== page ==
Controversial Features - Kingdom Crusade Management

First off, I'd like to congratulate Owlcat for not including an animated title screen this time around. It's a small thing, but an improvement is an improvement. If only this applied to more features.

A straight downgrade from Kingmaker is the addition of camera rotation. They at least had the good sense not to include options to tilt and zoom, but the maps weren't designed with a default view in mind, so you have to move the camera frequently to get a proper view of everything. Act 4 even requires doing this a lot to open up new pathways in its otherworldly city. It could have easily done without it.


Prepare to get momentarily inconvenienced a lot.

The kingdom management from Kingmaker has been both simplified and expanded in some aspects with the new crusade management mode. They ease you into it in Act 2 by giving you armies to build up and control on the world map; these units can engage in Heroes of Might and Magic-esque battles after running into enemy armies and forts. These battles aren't particularly engaging (a partial consequence of how no difficulty setting affects the difficulty of these particular battles), but at least you can automatically skip them with no casualties if the level of your army is greater than that the opposition. Once you unlock your main base in ct 3, the full suite of options opens up, with light city planning in your newly recaptured city and former enemy forts, events that can be immediately resolved (no more having to assign an advisor and waiting for a randomized outcome), researching items and other projects (which requires metagaming if you don't want to waste your time researching items unsuited for your playstyle), upgrading your outposts so you can build more structures within them, and leveling up your crusade statistics. It's all a huge time sink, and once again, opting out will lock you out of content and result in less-than-ideal outcomes. Your party also can't get past enemy forts on the world map until you've defeated them with an army, so with auto-mode you could find yourself stuck in place for a while. I liked being able to scout out the map with army units instead of having to do that with the main party, but otherwise didn't care too much for this strategy layer. For whatever reason, Owlcat seems absolutely determined to include these aspects in all their games regardless of their players' feelings about them.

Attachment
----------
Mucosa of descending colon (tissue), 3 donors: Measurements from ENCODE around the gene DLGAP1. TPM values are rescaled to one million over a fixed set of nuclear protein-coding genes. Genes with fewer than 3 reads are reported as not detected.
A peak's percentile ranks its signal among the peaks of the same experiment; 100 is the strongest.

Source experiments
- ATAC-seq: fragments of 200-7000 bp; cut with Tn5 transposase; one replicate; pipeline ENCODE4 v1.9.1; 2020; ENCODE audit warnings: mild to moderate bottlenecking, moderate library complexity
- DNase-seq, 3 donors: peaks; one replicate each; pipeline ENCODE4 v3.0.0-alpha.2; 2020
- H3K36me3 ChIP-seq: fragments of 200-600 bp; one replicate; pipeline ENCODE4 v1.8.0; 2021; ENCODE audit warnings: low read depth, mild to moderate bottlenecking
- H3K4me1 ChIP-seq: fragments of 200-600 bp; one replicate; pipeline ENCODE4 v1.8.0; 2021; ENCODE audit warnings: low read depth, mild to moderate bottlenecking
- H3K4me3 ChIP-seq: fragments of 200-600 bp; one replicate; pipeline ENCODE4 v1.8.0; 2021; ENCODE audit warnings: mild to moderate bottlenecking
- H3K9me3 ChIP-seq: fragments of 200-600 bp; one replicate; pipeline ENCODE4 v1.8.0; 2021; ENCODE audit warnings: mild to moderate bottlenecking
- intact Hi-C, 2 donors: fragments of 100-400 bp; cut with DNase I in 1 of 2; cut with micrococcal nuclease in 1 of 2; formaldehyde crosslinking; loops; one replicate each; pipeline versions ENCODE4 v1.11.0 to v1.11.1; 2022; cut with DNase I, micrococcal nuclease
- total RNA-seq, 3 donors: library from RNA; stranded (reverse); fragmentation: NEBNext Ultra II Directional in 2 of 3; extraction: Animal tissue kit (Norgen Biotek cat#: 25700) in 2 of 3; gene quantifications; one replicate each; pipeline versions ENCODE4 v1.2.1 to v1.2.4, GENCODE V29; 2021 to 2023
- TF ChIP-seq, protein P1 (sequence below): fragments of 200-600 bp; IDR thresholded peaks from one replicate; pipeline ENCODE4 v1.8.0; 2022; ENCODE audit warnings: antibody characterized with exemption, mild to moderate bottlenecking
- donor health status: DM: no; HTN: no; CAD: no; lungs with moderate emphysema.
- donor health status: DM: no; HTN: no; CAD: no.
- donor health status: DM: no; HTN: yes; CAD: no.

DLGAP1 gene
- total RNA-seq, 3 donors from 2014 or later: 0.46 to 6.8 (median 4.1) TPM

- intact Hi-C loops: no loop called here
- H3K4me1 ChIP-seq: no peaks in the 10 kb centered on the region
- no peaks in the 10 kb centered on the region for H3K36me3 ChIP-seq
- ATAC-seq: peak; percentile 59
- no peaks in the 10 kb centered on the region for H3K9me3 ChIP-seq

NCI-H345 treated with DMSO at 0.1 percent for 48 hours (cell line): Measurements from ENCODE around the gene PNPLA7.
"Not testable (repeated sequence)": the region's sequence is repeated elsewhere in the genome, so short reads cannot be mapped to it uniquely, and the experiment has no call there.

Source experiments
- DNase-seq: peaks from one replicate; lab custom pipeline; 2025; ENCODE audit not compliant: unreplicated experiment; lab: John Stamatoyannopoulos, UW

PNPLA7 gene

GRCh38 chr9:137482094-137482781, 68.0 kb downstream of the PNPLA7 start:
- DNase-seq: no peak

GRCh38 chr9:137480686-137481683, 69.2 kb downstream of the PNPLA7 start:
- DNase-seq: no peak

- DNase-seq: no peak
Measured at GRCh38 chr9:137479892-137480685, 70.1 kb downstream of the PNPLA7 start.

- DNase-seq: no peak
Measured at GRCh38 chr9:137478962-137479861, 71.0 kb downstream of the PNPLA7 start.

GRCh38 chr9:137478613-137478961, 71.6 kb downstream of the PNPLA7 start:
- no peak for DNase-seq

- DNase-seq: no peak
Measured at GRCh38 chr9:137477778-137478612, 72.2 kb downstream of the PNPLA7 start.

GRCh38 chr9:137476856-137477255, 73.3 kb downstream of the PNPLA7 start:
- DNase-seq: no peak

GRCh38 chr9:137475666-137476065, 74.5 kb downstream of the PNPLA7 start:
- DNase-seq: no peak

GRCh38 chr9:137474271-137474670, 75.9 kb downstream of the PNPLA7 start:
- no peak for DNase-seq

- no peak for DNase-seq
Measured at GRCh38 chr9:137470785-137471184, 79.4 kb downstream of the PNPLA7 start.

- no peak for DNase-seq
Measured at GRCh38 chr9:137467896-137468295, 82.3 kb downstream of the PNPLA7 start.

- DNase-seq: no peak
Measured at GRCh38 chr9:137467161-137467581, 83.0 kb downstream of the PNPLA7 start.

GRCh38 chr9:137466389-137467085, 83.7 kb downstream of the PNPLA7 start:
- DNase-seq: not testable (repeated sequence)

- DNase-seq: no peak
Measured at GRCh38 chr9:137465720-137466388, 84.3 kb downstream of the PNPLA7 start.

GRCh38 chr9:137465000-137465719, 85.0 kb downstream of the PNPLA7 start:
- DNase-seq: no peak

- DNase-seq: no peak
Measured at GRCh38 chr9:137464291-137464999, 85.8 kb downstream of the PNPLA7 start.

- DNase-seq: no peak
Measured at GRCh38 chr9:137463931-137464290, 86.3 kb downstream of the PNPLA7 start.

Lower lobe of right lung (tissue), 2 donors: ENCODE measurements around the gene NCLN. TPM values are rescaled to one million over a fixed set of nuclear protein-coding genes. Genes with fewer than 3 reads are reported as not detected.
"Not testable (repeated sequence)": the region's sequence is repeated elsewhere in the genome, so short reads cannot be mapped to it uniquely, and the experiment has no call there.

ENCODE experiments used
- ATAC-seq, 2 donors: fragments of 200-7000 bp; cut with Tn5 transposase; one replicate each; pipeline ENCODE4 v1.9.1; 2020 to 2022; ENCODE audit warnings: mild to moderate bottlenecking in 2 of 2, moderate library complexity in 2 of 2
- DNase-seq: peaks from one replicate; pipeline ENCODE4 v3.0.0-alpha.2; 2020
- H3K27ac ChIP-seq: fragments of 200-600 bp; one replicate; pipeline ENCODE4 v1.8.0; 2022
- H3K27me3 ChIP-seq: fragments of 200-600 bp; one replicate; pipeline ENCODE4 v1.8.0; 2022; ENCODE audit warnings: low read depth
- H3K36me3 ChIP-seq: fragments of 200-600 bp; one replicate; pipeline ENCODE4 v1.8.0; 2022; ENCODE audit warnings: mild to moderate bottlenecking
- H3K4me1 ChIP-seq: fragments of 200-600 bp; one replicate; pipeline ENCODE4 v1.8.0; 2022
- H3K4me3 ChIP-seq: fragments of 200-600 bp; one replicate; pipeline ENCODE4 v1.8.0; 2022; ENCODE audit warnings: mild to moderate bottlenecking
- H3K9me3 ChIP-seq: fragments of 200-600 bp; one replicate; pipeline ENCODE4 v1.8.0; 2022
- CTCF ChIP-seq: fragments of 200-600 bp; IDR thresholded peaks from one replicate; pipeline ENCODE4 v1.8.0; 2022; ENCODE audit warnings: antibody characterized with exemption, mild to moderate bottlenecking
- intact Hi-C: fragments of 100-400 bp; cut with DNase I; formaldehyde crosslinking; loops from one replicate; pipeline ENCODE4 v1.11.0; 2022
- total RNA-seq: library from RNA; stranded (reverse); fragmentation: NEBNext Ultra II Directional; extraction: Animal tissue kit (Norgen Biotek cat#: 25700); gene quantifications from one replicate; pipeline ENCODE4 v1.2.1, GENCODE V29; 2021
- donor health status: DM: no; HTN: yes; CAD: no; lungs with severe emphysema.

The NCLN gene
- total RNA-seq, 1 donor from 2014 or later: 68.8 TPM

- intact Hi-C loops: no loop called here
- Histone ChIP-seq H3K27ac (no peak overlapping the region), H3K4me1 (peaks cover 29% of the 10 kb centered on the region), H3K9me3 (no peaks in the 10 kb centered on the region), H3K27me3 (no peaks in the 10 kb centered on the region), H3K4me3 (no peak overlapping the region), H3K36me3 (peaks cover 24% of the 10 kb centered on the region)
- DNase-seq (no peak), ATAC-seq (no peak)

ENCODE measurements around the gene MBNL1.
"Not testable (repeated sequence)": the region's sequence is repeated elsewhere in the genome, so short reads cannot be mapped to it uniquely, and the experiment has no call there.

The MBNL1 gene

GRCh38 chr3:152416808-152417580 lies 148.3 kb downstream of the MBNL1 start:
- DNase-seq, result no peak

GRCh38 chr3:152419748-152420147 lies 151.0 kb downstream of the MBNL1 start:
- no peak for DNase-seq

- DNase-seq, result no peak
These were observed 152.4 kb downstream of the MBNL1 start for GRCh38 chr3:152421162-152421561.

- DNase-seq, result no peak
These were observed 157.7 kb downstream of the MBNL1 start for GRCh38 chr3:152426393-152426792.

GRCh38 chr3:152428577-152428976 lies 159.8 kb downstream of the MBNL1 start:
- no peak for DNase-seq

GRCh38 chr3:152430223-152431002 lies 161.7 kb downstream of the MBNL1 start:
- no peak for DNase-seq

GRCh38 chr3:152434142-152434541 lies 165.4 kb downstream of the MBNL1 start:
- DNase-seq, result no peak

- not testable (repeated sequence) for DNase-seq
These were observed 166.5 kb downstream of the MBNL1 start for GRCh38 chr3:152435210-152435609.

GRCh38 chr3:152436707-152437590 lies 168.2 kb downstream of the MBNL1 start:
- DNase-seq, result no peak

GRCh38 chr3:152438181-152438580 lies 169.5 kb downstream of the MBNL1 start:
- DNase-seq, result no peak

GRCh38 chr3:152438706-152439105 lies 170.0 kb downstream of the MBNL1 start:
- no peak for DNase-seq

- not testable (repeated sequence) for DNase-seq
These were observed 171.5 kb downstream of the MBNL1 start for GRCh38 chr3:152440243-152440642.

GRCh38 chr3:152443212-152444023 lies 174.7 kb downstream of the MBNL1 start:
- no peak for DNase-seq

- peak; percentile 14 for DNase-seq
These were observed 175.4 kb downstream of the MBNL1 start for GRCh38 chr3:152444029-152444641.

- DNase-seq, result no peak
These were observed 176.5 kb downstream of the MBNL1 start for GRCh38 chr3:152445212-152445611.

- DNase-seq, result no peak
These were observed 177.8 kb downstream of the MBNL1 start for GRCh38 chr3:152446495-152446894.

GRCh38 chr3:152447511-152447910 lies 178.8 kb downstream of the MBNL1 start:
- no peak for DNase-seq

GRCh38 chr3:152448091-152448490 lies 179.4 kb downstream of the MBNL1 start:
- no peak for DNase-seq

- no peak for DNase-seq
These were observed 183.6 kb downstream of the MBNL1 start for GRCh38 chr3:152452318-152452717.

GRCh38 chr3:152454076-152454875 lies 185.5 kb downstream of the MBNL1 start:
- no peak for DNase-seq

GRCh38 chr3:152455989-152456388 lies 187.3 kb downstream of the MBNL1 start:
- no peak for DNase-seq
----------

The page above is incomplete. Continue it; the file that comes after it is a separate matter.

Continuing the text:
Art and Sound

Once again, most of what I said in my Kingmaker review still applies here. It features the usual stylized Pathfinder art, only now you're exploring far more war-torn and abyssal environments. There are a few more portraits to choose from this time, though still not quite as much as I'd prefer. The portrait artists have also managed to learn how to properly draw feet consistently, so kudos to them on the improvement.


Illustrated text adventures make a return.

The music is fine. The background tracks get a bit tiring after well over 100 hours, but what wouldn't? The standout track is the Mythic Power theme* that plays during several key moments when you receive a power upgrade. I felt pumped every time it happened. Additionally, every mythic path has its own theme that plays whenever you're in the main city, a small but effective way of going the extra mile. The antagonist's theme is also appropriately melancholic and sinister, and some of the combat tracks are reminiscent of Troika's Temple of Elemental Evil, including a welcome stylistic shift in the demon lord boss music.

The quality of voice acting is overall solid; I can't recall hearing any weak performances. It's front-loaded to the point where one could be fooled into thinking the entire thing or at least entire characters will be fully voiced, but fortunately that isn't the case. There are quite a lot of dialogue lines which I'll get into in the next section.

Story and Role-playing

In my Kingmaker review, I hoped for a pseudo-isometric fantasy RPG without lengthy exposition dumps. Well, once again, that isn't this one. Walls of text are a frequent occurrence, which is made all the more exasperating when they're fully voiced. Lengthy books, notes, and letters you can collect in the world are fine — I could just do without the long monologues.